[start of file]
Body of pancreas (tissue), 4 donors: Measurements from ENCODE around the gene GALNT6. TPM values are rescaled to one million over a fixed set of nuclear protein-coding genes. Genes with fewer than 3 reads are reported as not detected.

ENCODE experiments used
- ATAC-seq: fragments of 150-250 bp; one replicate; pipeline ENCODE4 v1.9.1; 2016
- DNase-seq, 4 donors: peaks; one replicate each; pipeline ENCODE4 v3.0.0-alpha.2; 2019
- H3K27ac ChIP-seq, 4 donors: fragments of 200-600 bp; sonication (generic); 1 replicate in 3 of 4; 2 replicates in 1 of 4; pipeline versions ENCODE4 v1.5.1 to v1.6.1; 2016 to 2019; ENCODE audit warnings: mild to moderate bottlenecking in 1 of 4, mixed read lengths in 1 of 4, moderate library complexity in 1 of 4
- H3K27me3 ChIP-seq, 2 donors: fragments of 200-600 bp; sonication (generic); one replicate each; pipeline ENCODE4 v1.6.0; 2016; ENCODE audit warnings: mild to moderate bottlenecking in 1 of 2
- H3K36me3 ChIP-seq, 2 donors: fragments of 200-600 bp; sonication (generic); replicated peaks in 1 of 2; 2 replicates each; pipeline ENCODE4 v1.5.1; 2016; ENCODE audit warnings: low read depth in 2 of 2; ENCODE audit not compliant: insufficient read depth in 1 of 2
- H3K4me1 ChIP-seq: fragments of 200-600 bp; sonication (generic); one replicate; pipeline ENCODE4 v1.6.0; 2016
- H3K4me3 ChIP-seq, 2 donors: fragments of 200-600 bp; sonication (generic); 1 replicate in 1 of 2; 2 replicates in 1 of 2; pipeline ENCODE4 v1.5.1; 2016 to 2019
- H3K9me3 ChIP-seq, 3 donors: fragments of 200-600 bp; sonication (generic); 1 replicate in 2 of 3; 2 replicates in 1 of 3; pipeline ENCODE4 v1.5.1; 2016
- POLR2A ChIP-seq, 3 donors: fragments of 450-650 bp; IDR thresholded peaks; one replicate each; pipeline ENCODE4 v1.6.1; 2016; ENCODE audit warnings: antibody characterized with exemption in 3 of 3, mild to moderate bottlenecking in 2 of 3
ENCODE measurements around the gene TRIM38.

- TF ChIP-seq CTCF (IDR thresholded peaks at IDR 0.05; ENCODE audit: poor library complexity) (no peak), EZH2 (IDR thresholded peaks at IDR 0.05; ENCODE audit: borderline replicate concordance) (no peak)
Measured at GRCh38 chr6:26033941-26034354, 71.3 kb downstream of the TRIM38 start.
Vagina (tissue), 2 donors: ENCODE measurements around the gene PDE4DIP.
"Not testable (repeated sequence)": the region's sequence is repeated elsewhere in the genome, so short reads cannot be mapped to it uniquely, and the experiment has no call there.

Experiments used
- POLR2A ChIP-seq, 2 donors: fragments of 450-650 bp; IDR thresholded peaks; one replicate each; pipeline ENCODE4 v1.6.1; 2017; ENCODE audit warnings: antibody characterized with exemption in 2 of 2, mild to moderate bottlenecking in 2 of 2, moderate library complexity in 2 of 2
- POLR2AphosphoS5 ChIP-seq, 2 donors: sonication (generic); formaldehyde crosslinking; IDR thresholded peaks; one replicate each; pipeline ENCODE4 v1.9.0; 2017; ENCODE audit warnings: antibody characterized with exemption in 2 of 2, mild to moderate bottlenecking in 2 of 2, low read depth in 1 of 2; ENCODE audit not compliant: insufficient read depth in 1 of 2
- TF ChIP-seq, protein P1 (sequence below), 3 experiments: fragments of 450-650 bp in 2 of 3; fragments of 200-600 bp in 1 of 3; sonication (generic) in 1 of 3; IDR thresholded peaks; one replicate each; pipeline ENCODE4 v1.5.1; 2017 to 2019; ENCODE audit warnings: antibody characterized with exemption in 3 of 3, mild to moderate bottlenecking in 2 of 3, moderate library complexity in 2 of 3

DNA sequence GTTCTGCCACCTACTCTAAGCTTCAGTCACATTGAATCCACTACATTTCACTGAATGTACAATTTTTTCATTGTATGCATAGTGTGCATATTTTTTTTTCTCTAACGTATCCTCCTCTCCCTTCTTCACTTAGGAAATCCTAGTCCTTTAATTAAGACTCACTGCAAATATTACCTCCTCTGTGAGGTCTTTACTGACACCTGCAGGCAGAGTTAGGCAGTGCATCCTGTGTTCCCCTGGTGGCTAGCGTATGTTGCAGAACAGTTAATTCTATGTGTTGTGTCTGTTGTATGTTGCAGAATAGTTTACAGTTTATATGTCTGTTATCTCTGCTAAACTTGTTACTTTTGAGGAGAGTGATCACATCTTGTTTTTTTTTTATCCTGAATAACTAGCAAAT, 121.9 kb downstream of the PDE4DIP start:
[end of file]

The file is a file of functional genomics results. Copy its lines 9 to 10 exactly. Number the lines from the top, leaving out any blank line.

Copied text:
- H3K4me3 ChIP-seq, 2 donors: fragments of 200-600 bp; sonication (generic); 1 replicate in 1 of 2; 2 replicates in 1 of 2; pipeline ENCODE4 v1.5.1; 2016 to 2019
- H3K9me3 ChIP-seq, 3 donors: fragments of 200-600 bp; sonication (generic); 1 replicate in 2 of 3; 2 replicates in 1 of 3; pipeline ENCODE4 v1.5.1; 2016